You are probably making assumptions: We all do that. We assume that the person meant this or that. For example: Many of my clients will assume that the person is going to complain about the cost of something, so they start discounting before they even bring up the price. It’s this thing in their head. They are trying to stop something that might not happen and in the process perpetuating an idea that probably isn’t even true. If you just stated your fee (without a discount) and they complained, you could handle that, couldn’t you? (Ah, yet another blog topic, popping up for next time. Well, look at that! I still managed to make this blog about money…wow!)

The bottom line here is to resist the “Jane, you ignorant slut” temptation and keep it calm and neutral. Try it. I’ll bet you get better results with honey, honey.

I’m here to help you untangle your money knots. Give me a call at 503.258.1630 or check out my website at www.sensiblecoaching.com


Shell Tain, The Untangler

Information Extremes

Around some things we say way too much, and around others not enough.  Sometimes we research and gather data like crazy, sometimes we just wing it. How we gather and process information is yet another place where we do that black/white, on/off, base 2 extreme thinking.  To paraphrase Dr. Phil, let’s take a look at how that’s actually working for us…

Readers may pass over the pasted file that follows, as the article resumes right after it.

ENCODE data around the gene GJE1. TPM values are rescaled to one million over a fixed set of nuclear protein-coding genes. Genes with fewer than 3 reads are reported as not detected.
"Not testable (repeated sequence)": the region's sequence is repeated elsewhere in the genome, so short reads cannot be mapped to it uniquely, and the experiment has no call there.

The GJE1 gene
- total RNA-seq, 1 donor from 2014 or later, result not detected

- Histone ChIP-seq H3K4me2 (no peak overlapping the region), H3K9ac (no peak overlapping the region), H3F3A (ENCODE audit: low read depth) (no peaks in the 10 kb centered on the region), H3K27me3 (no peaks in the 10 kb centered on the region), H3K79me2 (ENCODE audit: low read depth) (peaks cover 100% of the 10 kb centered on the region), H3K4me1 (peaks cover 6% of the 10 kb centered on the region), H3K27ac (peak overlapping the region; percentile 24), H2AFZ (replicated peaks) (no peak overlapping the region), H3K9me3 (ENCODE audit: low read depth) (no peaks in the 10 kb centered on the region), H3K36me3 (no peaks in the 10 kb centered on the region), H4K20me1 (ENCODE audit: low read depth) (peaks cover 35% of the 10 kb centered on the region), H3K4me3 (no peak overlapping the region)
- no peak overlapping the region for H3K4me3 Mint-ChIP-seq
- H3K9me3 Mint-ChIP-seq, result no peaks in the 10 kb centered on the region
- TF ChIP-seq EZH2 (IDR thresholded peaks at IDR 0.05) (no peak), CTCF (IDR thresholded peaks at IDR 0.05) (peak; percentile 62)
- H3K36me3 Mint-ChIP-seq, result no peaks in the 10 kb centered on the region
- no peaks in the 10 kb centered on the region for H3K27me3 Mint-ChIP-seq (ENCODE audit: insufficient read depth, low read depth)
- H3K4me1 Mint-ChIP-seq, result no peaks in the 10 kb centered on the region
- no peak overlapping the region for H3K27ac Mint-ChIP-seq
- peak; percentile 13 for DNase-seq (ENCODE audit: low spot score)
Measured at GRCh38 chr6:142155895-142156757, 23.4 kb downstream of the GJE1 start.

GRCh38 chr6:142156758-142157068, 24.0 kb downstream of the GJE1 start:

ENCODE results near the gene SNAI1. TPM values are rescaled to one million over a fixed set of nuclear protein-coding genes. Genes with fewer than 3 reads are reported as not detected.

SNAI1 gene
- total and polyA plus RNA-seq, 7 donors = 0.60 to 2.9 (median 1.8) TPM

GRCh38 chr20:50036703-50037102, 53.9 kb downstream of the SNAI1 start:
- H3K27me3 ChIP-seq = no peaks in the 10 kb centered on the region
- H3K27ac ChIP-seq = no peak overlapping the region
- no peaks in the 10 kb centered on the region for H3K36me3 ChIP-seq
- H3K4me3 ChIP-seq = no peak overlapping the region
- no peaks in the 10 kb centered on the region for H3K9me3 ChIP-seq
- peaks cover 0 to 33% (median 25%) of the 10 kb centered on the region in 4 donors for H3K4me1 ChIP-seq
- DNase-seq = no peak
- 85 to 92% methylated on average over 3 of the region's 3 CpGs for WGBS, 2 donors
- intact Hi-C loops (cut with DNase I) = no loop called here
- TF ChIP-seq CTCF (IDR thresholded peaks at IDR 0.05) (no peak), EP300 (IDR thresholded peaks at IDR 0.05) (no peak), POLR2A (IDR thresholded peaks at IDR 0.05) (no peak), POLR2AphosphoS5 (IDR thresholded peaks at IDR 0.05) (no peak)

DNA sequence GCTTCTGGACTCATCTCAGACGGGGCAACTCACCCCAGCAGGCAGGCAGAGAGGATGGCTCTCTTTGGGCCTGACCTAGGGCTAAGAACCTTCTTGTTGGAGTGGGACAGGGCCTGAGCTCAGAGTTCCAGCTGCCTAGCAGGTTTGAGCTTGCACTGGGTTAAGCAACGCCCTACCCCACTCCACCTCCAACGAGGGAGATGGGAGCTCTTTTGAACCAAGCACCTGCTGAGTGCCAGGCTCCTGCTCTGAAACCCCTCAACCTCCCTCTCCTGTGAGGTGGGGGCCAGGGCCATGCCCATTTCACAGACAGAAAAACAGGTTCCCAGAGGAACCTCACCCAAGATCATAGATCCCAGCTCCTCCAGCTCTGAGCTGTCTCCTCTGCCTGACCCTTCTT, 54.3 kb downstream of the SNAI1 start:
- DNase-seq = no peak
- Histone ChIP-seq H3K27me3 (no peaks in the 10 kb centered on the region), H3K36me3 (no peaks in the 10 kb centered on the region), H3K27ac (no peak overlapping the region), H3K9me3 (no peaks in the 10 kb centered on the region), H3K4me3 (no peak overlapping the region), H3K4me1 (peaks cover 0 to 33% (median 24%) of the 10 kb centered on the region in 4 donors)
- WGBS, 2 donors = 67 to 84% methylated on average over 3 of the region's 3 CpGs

What’s really under this thing I’m calling Information Extremes seems to be something about assumptions.   We assume we already know everything we need to know.  We assume we can’t learn more.  We assume others already understand.

I really ran into this when I lived for two very long years in South Carolina.  Now in many ways, this was not the best place on earth for me.   It felt odd.  I didn’t understand the culture or how to maneuver through it.  One of the things that really made it hard was a perspective I named ‘Everybody Knows’.  It worked liked this.  No one felt the need to extremessupply details about places, events or many other things because ‘Everybody knows’.  When the newspaper has a head line that says ‘Fourth of July Fireworks at the Fort’ I actually have some questions.  Questions like which gate do you use, is there a fee, what time does it start, can you bring food, what are the rules of the event.  None of that information was available because ‘Everybody Knows’. Except of course those of us that don’t.  This phenomena extended to all sorts of things including directions to turn at the corner where the filling station was, the one that was torn down 30 years ago was.  It came from this community having done things the same way for many, many years.  Somehow, anyone naïve enough to move there was just supposed to tap into some strange collective unconscious to figure things out.  I know this happens in small towns all over the place, yet the city I was in was the state capital with a university and a large military presence, so I wasn’t by any means the only person who couldn’t qualify for the ‘Everybody Knows’ club.  As you can no doubt tell, I felt less than welcome.